Scrambling Across Portland
We're doing a ten-mile loop today across the city," announces Tom Jewell, unfolding a Portland Trails map to trace the route from Deering Oaks park through northwest Portland and back. Nine men and women, aged twenty- to sixty-something, nod enthusiastically while rubbing on sunscreen and enveloping themselves in clouds of Deep Woods Off. Most sport hiking boots and shorts, although one woman wears Keds and an ankle-length white dress. It is 7:30 a.m. on a Sunday morning in June, and the group is wide awake and confident.Jewell's brow furrows. "You should know that the last time I did this, I got turned around. But don't worry! It only took two hours longer than planned." He smiles reassuringly. "Remember, when you're on a trail, even if you don't know where it's going, you are not lost."
Every June, Tom Jewell guides a five-hour scramble across Portland to celebrate the ongoing work of Portland Trails (PT), the urban land trust that he helped establish in 1991. Its goal, to build thirty miles of trails in Greater Portland, is within reach; but success hasn't slowed Jewell's drive. He aspires to make Portland one of the country's most walkable cities by building connections between all the paths and parks. "The plan may sound grandiose, but I'm modeling it on James Phinney Baxter, the famous longtime mayor of Portland. He had a vision of interconnected parks throughout the city.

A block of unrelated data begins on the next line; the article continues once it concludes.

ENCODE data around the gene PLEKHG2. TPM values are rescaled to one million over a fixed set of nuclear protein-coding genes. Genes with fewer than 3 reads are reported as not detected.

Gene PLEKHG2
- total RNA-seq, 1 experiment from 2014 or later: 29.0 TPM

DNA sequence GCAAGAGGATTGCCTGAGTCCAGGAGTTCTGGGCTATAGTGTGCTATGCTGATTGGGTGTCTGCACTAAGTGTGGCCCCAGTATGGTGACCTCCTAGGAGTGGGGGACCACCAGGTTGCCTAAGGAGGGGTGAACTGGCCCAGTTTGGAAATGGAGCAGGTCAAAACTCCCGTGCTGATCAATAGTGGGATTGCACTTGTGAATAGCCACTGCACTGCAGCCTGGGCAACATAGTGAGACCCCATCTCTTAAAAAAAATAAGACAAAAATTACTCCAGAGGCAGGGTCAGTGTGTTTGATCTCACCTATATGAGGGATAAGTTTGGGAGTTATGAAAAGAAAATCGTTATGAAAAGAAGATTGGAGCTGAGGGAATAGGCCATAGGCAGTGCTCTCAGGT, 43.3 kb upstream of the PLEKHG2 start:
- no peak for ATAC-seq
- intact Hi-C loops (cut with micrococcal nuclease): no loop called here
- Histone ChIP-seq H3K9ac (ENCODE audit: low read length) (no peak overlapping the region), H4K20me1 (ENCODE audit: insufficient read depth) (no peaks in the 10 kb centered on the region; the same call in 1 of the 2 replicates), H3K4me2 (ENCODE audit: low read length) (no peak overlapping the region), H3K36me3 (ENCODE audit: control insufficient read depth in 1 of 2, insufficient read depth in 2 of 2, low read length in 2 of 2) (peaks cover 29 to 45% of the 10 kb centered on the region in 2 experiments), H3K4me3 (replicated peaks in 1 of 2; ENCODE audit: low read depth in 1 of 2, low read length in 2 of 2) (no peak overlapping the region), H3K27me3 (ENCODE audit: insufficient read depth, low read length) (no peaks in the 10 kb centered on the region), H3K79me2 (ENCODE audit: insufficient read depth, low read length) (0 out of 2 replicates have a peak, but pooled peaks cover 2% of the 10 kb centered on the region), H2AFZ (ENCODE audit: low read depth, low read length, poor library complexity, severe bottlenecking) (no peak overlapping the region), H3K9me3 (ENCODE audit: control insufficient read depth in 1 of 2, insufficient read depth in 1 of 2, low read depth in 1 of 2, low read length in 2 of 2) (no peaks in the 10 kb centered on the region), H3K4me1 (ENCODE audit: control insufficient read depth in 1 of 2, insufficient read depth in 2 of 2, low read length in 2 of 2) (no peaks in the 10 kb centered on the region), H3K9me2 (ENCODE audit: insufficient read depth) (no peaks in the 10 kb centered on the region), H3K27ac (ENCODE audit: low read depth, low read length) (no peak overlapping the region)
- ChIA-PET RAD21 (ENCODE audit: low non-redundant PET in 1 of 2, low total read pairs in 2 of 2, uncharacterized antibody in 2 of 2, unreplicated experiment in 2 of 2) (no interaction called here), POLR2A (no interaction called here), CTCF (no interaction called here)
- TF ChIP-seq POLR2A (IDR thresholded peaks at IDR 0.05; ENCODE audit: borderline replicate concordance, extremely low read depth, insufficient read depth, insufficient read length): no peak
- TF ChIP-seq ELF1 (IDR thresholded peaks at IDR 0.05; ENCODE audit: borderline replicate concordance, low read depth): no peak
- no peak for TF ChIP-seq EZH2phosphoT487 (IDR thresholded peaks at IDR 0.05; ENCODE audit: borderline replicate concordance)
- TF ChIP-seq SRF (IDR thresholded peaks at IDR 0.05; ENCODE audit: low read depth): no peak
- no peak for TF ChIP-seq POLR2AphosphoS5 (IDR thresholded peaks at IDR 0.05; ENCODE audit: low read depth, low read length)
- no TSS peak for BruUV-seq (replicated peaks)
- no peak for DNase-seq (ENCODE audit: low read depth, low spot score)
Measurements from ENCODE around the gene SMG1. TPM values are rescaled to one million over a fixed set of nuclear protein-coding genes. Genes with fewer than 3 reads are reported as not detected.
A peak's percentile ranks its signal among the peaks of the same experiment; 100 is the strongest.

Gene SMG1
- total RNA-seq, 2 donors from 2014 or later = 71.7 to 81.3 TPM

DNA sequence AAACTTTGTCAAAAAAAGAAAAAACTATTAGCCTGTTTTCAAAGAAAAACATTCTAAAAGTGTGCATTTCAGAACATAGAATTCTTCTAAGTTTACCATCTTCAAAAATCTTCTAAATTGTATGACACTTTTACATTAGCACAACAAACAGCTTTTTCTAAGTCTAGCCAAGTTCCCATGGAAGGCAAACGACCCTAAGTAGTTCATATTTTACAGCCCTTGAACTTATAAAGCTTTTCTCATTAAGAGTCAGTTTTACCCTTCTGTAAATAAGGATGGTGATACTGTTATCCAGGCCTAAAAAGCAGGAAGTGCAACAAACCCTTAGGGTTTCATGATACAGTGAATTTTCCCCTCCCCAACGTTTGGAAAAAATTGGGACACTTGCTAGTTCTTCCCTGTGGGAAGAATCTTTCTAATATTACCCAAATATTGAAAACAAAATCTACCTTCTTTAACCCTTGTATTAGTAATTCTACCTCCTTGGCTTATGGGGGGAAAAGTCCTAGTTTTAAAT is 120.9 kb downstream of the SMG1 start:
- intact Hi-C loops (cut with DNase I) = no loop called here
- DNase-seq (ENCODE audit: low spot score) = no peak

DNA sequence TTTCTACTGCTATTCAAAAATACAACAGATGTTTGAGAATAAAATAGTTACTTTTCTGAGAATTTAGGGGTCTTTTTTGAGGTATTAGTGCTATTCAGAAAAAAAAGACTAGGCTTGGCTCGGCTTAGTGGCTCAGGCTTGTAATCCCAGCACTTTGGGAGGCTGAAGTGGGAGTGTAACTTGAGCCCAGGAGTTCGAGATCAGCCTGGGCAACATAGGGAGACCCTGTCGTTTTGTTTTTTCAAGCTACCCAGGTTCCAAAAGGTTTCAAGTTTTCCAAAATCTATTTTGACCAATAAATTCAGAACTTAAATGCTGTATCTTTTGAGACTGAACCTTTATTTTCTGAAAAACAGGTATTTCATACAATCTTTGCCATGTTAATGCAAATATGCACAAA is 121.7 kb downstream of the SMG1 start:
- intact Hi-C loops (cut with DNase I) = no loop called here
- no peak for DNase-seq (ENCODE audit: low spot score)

It's time to get it done."
We move smartly down Park Street, almost keeping pace with westbound traffic, which is forced to stop for an occasional red light. Beneath an insalubrious railroad overpass, Jewell pauses.
"If I were alone, I'd never stop here." Barbara Nelson, a breast cancer survivor who sports a pink ribbon tattoo on her ankle, peers into the gloom. "Me neither," agrees her daughter Jennifer, a runner who had read about Jewell's walk on the Portland Trails Web site.
"But notice the lights." Jewell points to oversize fluorescents that illuminate the dark. "The neighborhood organization asked Portland Trails to help make the area walkable. These lights are just the beginning." His voice speeds up with the fervor of his message. "We have everything in Portland: ocean, estuary, rivers, forest, great neighborhoods. And soon, we'll be able to bike or walk or canoe safely from Falmouth to Portland to Westbrook. . . . "
At the back of the group, Bud Quinn, PT's volunteer trail steward, chuckles. "I've trekked all over this city with Jewell; he's led me through bogs, poison ivy, trash heaps. It can be dangerous, but it's always inspiring."